Game Boy Emulator ‘GBA4iOS’ has been taken down by Nintendo

 games  Comments Off on Game Boy Emulator ‘GBA4iOS’ has been taken down by Nintendo
May 142014

Nintendo has filed a Digital Millennium Copyright Act (DMCA) to take down a a Game Boy emulator called ‘GBA4iOS’.

The popular Game Boy emulator allowed users to play Game Boy Advanced, Game Boy Color, and original Game Boy ROM’s on their iPhones and iPads without the need to jailbreak their device. Continue reading »

Acording to Nintendo CEO Apple is the ‘enemy of the future’

 Apple, News  Comments Off on Acording to Nintendo CEO Apple is the ‘enemy of the future’
May 072010

Backing away from a previous position, are we Nintendo? Just a month after Nintendo of America president Reggie Fils-Aime claimed that the iPhone OS (you know, that operating system used on the iPod touch, iPhone family and the iPad) wasn’t a “viable profit platform for game development,” along comes the company’s president to say that, in fact, Apple is the primary “enemy of the future.

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May 062010

Gaming on the iPad just got better. SNES4iPhone, the popular SNES emulator for jailbroken iPhones now works seamlessly on the iPad as well. The SNES emulator is available on Cydia Store for users who have jailbroken their iPad.

Noting that the emulator was built keeping the iPhone resolution in mind, ZodTTD, the developer of the SNES4iPhone emulator says that the app has now been modified to resolve issues with scaling.

ZodTTD writes:

“I just got my iPad and the first thing I did was install a build of snes4iphone made specifically for non-jailbroken iDevices. This is the video of the first test. I have 2x scale enabled on the iPad to make it full screen, and I enabled smooth scaling in the emulator. I’m playing Super Mario Kart on my iPad and it looks, sounds, and plays great! This is going to be amazing.”
According to initial reviews, the SNES emulator works very well on the iPad with seamless integration with a WiiMote to control the characters. Here is a video demo of the emulator in action:

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Nokia, Nintendo, Netflix and E-Ink respond to the iPad

 News  Comments Off on Nokia, Nintendo, Netflix and E-Ink respond to the iPad
Jan 302010


We’re sure just about every company on the map has an opinion on Apple’s new device, but a few big wigs have taken time out of their busy schedules to weigh in on the device. These are their stories.

  • Nokia’s Mark Squires, Head of Social Media, was mainly confused by Apple’s statement that it’s the biggest mobile device manufacturer, surpassing Nokia in combined revenue on media players, phones and laptops. Mark argues that the accepted definition for “mobile devices” excludes laptops, and goes on to mention the undisputed fact that Nokia’s still number one when it comes to number of devices sold.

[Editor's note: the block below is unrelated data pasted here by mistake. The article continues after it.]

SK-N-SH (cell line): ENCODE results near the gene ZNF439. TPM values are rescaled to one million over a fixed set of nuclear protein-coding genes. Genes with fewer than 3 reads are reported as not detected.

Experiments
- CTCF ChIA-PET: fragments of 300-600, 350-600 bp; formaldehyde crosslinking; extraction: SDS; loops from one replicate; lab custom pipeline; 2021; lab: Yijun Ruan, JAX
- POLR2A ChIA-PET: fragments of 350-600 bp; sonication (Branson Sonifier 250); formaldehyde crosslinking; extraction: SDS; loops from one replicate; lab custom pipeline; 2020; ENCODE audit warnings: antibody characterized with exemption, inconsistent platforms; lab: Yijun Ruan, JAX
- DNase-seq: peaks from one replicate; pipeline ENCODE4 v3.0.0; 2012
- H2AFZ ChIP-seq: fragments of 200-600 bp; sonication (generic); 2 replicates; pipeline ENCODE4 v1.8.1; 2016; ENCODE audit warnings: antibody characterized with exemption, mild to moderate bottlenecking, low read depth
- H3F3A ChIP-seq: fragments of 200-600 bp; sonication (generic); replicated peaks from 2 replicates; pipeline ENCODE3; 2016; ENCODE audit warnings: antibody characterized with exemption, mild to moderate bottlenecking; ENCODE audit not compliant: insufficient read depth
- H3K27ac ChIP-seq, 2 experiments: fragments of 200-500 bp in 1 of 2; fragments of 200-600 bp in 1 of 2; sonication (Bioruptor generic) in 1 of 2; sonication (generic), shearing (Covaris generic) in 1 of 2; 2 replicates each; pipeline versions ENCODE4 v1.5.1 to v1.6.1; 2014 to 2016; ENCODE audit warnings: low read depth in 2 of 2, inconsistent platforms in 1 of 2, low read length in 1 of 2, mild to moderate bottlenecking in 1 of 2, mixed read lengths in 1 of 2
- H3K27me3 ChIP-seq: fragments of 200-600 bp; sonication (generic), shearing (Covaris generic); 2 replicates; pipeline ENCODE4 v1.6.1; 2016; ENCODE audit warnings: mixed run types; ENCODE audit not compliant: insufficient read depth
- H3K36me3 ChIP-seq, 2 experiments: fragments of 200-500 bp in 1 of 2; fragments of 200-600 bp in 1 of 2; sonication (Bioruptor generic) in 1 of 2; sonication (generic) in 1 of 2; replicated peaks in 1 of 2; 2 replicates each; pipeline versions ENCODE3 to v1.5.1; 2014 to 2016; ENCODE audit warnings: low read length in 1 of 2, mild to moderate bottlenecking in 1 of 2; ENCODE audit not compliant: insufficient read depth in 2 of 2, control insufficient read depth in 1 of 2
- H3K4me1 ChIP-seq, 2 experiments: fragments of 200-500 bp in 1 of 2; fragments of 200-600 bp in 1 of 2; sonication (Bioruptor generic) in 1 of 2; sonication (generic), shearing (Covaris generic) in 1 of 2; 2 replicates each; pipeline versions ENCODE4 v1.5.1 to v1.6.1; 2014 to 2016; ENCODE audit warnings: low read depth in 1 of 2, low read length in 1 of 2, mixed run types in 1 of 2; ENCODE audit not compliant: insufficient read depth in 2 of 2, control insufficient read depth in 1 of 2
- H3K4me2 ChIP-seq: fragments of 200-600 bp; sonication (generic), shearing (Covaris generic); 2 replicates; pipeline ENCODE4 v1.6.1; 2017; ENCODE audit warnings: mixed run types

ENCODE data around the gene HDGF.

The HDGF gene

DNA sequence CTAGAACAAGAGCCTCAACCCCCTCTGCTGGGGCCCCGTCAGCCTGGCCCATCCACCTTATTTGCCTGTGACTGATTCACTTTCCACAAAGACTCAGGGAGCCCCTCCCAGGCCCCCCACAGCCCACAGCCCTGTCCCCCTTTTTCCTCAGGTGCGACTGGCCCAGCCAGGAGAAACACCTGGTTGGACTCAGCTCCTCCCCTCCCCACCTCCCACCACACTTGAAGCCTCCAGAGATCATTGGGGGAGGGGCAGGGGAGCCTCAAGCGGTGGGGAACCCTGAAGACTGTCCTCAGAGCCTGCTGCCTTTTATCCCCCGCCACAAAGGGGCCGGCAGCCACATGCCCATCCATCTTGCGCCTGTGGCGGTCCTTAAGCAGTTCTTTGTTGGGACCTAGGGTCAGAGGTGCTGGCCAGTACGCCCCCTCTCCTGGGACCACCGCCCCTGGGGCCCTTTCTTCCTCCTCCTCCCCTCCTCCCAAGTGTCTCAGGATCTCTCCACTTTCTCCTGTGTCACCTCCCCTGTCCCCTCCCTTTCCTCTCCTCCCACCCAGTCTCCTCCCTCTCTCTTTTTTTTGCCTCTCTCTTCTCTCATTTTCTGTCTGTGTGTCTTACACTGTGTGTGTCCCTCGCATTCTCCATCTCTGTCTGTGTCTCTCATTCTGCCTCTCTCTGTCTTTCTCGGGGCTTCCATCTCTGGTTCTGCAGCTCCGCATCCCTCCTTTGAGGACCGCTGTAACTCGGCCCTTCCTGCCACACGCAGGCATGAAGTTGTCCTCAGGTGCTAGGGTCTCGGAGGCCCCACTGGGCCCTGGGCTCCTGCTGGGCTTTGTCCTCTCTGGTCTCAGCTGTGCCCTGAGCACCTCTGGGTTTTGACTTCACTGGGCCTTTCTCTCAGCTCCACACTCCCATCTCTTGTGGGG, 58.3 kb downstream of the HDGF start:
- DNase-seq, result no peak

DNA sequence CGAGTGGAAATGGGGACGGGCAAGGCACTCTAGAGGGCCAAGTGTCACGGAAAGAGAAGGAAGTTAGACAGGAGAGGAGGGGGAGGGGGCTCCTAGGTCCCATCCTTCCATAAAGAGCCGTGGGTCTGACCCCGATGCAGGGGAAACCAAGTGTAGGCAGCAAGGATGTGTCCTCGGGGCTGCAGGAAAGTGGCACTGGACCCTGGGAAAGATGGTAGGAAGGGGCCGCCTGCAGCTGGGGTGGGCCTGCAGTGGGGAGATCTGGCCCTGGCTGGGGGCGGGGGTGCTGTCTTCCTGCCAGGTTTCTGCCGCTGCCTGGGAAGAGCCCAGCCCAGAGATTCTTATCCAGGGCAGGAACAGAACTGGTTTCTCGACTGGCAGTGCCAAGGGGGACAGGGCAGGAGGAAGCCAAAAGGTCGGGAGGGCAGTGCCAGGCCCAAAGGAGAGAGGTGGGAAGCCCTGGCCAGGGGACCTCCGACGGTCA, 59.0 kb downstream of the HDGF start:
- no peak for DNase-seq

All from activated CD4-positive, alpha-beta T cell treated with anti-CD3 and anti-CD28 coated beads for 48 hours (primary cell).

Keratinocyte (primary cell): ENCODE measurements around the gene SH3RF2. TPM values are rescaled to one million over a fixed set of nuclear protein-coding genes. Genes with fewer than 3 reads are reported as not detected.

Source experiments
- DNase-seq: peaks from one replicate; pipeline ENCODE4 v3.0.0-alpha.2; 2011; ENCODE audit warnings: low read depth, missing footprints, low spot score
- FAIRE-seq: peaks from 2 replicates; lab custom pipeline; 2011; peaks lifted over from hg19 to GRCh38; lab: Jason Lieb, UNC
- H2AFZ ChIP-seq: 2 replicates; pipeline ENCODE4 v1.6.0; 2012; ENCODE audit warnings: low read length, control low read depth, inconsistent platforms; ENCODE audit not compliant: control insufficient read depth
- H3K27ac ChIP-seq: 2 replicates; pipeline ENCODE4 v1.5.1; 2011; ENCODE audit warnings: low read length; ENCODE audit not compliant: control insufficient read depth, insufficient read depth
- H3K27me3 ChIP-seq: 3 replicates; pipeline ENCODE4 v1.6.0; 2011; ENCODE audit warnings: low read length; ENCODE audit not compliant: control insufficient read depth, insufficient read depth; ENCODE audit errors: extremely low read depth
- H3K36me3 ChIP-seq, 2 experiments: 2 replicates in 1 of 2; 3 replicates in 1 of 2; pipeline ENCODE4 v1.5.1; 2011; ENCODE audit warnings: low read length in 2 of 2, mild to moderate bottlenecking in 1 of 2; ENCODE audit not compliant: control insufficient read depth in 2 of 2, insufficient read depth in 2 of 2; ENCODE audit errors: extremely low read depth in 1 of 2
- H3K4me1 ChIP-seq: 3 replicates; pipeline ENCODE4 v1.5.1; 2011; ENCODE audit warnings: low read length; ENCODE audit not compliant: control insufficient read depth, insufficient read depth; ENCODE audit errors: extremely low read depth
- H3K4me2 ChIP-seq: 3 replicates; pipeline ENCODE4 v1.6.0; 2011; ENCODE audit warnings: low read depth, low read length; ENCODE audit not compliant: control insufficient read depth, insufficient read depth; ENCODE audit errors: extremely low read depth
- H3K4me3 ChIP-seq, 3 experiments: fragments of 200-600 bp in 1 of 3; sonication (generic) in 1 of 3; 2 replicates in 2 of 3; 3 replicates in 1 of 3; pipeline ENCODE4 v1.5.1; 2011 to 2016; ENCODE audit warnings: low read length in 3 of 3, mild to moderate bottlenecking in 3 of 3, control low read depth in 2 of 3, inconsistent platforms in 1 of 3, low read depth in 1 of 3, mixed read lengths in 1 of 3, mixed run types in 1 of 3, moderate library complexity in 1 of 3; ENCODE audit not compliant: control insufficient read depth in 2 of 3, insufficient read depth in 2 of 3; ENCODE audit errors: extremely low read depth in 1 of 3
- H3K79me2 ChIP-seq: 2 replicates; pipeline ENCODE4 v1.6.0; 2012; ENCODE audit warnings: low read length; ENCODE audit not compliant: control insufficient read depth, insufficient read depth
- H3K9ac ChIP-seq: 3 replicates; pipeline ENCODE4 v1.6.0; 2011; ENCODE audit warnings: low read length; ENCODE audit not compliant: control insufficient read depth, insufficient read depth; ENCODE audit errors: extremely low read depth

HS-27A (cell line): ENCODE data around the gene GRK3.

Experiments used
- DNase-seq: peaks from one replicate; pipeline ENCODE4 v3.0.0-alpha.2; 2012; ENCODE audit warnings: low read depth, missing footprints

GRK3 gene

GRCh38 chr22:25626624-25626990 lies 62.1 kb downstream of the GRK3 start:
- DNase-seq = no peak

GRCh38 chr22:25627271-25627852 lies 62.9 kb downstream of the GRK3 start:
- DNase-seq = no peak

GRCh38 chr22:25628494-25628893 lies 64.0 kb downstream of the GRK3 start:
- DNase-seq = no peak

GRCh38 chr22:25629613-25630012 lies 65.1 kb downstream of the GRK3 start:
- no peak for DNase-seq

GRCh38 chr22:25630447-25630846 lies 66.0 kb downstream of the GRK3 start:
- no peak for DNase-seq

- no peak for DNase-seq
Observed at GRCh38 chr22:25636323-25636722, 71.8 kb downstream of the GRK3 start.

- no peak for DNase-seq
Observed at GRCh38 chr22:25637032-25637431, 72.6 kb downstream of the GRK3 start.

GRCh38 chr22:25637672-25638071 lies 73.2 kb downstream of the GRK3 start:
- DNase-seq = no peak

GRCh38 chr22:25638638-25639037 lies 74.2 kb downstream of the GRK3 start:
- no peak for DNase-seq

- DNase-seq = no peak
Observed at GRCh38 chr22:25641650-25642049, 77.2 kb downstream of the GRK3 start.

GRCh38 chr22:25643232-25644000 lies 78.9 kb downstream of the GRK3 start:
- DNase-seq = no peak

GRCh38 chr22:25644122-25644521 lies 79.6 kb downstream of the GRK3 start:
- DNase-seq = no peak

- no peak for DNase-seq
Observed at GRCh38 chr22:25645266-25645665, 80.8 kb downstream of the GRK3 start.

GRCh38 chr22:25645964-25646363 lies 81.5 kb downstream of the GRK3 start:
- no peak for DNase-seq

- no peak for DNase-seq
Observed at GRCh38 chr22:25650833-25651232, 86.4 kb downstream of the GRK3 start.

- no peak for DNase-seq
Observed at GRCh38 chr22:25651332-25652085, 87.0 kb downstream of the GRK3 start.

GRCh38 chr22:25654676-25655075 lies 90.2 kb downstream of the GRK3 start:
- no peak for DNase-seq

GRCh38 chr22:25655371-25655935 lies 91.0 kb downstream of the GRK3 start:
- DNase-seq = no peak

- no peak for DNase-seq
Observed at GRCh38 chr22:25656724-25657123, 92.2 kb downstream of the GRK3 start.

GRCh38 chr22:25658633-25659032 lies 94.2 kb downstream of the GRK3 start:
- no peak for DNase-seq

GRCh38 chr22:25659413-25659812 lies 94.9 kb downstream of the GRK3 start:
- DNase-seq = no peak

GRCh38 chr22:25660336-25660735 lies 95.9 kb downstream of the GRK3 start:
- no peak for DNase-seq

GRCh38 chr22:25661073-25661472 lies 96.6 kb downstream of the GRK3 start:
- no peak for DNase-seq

• Netflix CEO Reed Hastings, meanwhile, says that mobile devices aren’t a priority for his company yet. They’re fighting the good fight of the large screen, and once they feel comfortable in their various efforts there, then they’ll move on to small screens. Netflix hasn’t done or submitted an iPhone application, but Hastings did mention that he was optimistic that if Netflix did get into the game, the app would be approved for the App Store, and that it would run on both the iPhone and iPad.
  • Satura Iwata, president and CEO of Nintendo, took a much more directly critical approach to the device, calling it a “bigger iPod Touch,” and that Apple delivered “no surprises.” In the same interview he expressed skepticism as to the value of bringing a high definition Wii on the market, as well as expressing doubts about 3D glasses-based gaming. Iwata is clearly a tough man to please.
  • Perhaps most threatened by the iPad is Russ Wilcox, CEO of E-Ink. He says dedicated e-readers will outsell iPads due to “simple economics,” and that the iPad is “great entertainment device,” but it’s “not the world’s best reading device.” His criticisms, mostly in juxtaposition to Kindle-style devices, abound, including price, weight, backlight and so on. He’s right on the money about the shortfalls of a straightforward comparison, but we wonder if consumers will feel the same?

Nothing too salacious, unfortunately, and most of the points raised are pretty spot-on — though we do wish Reed Hastings would rethink his priorities just a smidgen and get Netflix onto mobile devices sooner than later. We’re needy like that.

[via engadget]